Tolstoy remains in isolation and condemnation not only in Russia, but also abroad. In the near future to get a grasp of Tolstoy's essence, the main pacifist of Russian literature, will not be allowed not only to schoolchildren in Russia, but also in Ukraine.

The Ukrainian parliament banned the import of Russian literature. At the same time, the demand of one of the deputy ministers of education and science of Ukraine to remove War and Peace, the main anti-war book of Russia, from the literature course was fulfilled: "This will not be studied in Ukraine, that is, everything that "orcish" troops chant".
It is as if Heine's books were not only burned in Germany, but also withdrawn from the cultural heritage of the world. The feelings of the inhabitants of Ukraine are understandable, but the horror of the situation is that this condemnation plays into the hands of a totalitarian regime that from within cancels, bans, destroys the best of culture, and if it leaves it in a distorted form.

Living in the Past vs Future

In connection with the war, inscriptions were used in a new way in the works of many artists, first and foremost in the works of street artists. The link between inscriptions and images in Russian art itself has a long history. These are both the ancient icons and in many ways the avant-garde painting of the early twentieth century, imitating them. The avant-garde, after the revolution of 1917, embarked on the path of service to a new ideology and combined slogans and expressive visual signs for clarity.
Until now in the visual culture of Russia there has been a habit of perceiving the inscription in the urban space as an edict from the authorities to the people, and that is something that is used by the artists.
On 12 June in Ekaterinburg, a well-known local artist Timofei Radya illegally mounted his new work in place of a Soviet inscription from which only the coat of arms has survived. Instead of "Our goal is communism!" appeared the more concise "Living in the past" (destroyed a day later).
Until now in the visual culture of Russia there has been a habit of perceiving the inscription in the urban space as an edict from the authorities to the people, and that is something that is used by the artists.
On 12 June in Ekaterinburg, a well-known local artist Timofei Radya illegally mounted his new work in place of a Soviet inscription from which only the coat of arms has survived. Instead of "Our goal is communism!" appeared the more concise "Living in the past" (destroyed a day later).
The bitter irony hidden in the simple words faithfully reproduces the lack of a picture of the future in contemporary Russian political discourse. The war has destroyed the stability of the worldview and ways of further development; instead, propaganda pumps people exclusively with the awareness of Russia's historical superiority and the significance of its former military victories. During fake elections, the main contender and obligatory winner do not bother to engage in political debate and explain his goals and the ways to achieve them.

A whole generation of students has already been born and raised under Putin as a permanent constant. That image of the ruler, who was chosen by the people of the older generation as the return of stability, has become for their heirs the undertaker of hopes for development and progress.
That same year saw the creation of a new series of paintings by Pavel Otdelnov, where among the snow-covered steppes we see disembodied human figures, Putin, and, most importantly, the disappearing word Future.  A limitless, impersonal expanse, snow, temporal indeterminacy, and human loneliness erase hope, while it is precisely around it that any image of the future is formed.
Even the work of Ffchw, a street artist from Perm', was allowed by the authorities to exist for only one day, between August 2 and 3. In his work "Results", an insistent sequence of prohibitions simultaneously takes on tones of rap and biblical commandments:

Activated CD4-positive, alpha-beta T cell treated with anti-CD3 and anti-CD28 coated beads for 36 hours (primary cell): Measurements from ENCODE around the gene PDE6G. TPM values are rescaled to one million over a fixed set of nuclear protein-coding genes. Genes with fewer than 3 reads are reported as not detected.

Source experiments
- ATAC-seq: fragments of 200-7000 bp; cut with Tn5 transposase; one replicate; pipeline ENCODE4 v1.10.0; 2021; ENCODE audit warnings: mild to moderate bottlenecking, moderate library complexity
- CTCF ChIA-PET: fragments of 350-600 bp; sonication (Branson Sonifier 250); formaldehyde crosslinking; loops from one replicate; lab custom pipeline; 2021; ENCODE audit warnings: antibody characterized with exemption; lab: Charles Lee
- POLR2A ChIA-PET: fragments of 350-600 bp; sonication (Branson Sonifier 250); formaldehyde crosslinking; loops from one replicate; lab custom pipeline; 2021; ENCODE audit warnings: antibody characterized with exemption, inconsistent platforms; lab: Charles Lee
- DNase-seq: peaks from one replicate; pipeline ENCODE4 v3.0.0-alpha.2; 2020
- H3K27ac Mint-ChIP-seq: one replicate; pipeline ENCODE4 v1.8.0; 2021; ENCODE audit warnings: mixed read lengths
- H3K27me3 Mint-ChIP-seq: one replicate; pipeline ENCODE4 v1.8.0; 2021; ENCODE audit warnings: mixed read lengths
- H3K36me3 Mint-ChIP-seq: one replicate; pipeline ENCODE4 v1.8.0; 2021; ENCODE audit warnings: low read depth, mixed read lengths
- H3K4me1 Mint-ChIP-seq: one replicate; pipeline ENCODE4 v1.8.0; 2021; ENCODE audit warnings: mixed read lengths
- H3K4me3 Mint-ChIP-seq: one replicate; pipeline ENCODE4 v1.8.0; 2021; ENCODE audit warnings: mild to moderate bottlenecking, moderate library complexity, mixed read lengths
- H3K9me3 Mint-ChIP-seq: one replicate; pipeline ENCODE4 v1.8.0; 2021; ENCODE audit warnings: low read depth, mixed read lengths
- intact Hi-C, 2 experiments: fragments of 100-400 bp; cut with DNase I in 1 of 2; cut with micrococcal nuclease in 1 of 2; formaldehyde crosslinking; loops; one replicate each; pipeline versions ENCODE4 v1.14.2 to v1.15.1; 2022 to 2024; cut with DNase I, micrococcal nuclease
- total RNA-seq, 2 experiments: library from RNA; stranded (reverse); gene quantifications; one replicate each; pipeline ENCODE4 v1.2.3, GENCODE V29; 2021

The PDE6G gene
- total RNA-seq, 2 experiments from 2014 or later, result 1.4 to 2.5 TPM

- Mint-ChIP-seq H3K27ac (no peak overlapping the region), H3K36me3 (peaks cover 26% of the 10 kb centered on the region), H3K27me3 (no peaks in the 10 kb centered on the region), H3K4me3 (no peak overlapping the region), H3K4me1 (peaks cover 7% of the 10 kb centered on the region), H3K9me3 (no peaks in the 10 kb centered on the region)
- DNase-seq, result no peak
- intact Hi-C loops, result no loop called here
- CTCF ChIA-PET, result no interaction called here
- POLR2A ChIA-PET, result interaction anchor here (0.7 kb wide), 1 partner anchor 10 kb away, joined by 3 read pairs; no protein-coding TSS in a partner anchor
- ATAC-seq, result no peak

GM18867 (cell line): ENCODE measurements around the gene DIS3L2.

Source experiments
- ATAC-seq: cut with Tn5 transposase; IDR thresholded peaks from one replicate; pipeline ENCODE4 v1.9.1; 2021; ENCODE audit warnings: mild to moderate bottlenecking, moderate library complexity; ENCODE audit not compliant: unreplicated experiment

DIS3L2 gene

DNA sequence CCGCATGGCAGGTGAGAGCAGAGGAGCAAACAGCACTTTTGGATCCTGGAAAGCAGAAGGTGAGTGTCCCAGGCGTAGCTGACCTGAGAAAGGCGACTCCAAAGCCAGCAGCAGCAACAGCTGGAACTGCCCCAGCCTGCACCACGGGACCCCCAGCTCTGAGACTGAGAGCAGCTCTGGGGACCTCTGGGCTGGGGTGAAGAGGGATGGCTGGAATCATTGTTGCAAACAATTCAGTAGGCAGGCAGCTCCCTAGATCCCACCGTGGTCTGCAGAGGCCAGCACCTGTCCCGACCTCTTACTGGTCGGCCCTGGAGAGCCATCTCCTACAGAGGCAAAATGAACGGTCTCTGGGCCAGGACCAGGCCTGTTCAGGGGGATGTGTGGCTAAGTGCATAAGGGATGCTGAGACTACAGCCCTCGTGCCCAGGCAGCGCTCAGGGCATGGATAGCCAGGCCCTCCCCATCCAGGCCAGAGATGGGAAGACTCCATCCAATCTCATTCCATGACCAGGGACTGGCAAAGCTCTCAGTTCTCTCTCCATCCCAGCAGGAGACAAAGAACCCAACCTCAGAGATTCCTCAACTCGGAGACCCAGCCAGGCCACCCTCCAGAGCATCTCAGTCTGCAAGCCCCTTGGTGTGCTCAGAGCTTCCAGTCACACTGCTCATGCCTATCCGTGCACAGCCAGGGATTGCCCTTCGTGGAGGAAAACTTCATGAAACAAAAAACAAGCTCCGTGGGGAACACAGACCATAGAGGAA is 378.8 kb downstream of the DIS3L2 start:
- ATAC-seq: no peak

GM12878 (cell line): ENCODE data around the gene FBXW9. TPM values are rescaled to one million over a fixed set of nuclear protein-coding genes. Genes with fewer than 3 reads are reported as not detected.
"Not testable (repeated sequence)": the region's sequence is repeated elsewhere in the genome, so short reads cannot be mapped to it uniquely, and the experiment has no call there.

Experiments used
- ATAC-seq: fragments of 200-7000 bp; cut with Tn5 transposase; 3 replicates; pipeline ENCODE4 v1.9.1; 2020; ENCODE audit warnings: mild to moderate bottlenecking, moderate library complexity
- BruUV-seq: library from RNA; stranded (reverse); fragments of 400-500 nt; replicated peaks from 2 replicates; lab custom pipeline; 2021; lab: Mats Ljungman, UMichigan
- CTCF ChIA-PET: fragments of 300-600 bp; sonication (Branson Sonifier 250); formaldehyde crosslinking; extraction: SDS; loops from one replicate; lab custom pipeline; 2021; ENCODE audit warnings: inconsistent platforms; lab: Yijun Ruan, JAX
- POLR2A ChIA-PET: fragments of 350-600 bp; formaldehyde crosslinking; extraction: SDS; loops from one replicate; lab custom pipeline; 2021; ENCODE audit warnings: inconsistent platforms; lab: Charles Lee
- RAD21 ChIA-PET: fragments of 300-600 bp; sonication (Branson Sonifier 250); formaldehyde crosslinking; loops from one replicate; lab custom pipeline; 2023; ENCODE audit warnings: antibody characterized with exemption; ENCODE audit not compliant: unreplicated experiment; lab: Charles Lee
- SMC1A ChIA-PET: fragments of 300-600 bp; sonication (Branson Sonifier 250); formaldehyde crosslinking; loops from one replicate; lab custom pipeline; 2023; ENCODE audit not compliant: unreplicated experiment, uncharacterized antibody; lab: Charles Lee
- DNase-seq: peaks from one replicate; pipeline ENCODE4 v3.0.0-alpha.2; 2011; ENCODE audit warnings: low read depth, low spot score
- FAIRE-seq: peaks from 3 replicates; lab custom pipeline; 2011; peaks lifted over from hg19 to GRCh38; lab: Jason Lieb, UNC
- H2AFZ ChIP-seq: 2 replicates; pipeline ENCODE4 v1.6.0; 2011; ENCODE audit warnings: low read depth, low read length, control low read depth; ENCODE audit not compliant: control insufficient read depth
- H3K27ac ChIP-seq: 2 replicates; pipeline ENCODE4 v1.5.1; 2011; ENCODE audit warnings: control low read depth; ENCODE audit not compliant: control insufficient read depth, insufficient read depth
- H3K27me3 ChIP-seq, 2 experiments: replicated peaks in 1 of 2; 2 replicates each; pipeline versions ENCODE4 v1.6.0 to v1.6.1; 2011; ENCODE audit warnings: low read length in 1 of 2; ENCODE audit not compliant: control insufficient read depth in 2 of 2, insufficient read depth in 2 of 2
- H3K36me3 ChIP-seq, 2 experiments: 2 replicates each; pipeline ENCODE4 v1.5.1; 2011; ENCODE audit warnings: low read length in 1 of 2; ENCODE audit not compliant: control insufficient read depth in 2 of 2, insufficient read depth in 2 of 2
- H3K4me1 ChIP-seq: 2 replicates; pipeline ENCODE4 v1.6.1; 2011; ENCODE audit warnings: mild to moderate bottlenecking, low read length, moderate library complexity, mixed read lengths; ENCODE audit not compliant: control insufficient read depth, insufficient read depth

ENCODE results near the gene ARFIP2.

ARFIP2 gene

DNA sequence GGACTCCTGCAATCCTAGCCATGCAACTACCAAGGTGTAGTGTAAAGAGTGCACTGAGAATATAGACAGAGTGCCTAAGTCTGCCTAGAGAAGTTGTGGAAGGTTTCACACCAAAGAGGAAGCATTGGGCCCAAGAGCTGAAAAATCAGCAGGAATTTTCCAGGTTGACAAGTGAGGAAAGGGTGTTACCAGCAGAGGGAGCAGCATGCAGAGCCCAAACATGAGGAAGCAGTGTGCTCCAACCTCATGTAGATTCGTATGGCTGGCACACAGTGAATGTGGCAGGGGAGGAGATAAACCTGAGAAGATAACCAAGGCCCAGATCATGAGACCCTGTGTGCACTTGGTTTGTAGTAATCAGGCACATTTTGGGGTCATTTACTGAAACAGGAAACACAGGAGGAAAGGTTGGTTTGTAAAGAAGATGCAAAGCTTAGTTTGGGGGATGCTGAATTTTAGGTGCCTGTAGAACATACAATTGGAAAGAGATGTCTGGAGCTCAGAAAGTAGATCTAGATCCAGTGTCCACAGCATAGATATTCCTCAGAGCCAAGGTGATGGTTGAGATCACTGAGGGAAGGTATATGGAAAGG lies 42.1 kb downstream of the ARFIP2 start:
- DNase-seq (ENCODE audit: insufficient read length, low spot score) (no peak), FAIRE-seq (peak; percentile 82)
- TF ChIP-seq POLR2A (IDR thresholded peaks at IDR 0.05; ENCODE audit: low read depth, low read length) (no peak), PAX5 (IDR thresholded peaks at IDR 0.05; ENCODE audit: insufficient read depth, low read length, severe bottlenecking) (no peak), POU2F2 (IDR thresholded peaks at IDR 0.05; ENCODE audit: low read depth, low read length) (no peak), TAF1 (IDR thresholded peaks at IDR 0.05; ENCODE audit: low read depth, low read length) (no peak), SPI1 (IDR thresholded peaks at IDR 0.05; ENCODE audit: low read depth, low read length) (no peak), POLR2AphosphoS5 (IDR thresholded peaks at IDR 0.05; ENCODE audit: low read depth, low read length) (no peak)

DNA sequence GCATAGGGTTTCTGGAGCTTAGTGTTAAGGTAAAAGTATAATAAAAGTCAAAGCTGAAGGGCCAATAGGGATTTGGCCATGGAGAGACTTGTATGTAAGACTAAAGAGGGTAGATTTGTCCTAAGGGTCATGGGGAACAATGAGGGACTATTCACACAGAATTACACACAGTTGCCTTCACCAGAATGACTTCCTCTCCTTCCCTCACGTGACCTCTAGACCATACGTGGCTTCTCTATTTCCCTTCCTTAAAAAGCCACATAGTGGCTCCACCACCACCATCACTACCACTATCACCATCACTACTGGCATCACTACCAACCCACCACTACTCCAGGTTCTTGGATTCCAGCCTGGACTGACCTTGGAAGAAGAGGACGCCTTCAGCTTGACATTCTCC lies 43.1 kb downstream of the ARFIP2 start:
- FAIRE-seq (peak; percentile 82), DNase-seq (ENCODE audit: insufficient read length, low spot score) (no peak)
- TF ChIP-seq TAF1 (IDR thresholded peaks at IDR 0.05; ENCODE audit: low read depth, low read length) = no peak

“Do not go there, do not stand here,

do not sing this,

do not sit there, do not sit on it,

do not eat it, do not listen this,

do not turn it on, do not buy, 
do not say this, do not sleep with that,

do not look at this, do not wear that,

do not offend, idolize,

do not draw this, do not vote for that,

support this,

do not write this, do not sign that,

do not oppose, but respect this,

calm down, pray, bow down,

bend down to the ground,

do not spread, do not defend,

do not reason, do not raise your head,

do not think, do not get ideas,

bring children into the world, do not disturb,

pay up, get it over with,

shut up and be good".


Taken together, prohibitions and humiliating coercion represent the essence of the legislative life of the Russian parliament and, more importantly, the nature of the relationship between the state and the citizenry in modern Russia. The apparatus of government, by its conception elected and serving the people, has turned into a totalitarian Leviathan, which by its orders penetrates all aspects of human life.
Directly related to the military theme are the slogans of the art group "Party of the Dead", whose members were prosecuted in September. At the beginning of the war, they had demonstrated in Petersburg next to the monuments of the fallen in the Second World War, holding the names of the dead in their hands.

According to their understanding, the authorities usurped the right to speak on their behalf - be it of war heroes or of the 'great past', using their names to bless the war and make patriotic propaganda. Their inscriptions echo the pacifist appeals of Soviet monuments, creating the feeling of a discourse shared by several generations:

'[The living] don't have enough corpses', 'The dead don't need war', 'Russians don't bury Russians', 'We don't leave ours (only their corpses)'.

It is still too early to assess the visual resistance in Russia, we can only outline its contours fragmentarily. In Ukraine, a project has appeared to archive paintings, graphics, and posters created in these tragic days. Some of them follow one another in a continuous cycle in the Piazza Ucraina exhibition at the Venice Biennale. Unfortunately, such an initiative does not exist in Russia as yet.

And we do not know what effect the writings posted on the streets or the works of individual artists have on society. But we are absolutely certain that they mirror the deep tragic reflection of the best part of Russian society in front of what is happening in the country.

Written with the support of Scholars at Risk – Italy

(Università di Trento, coord. Ester Gallo)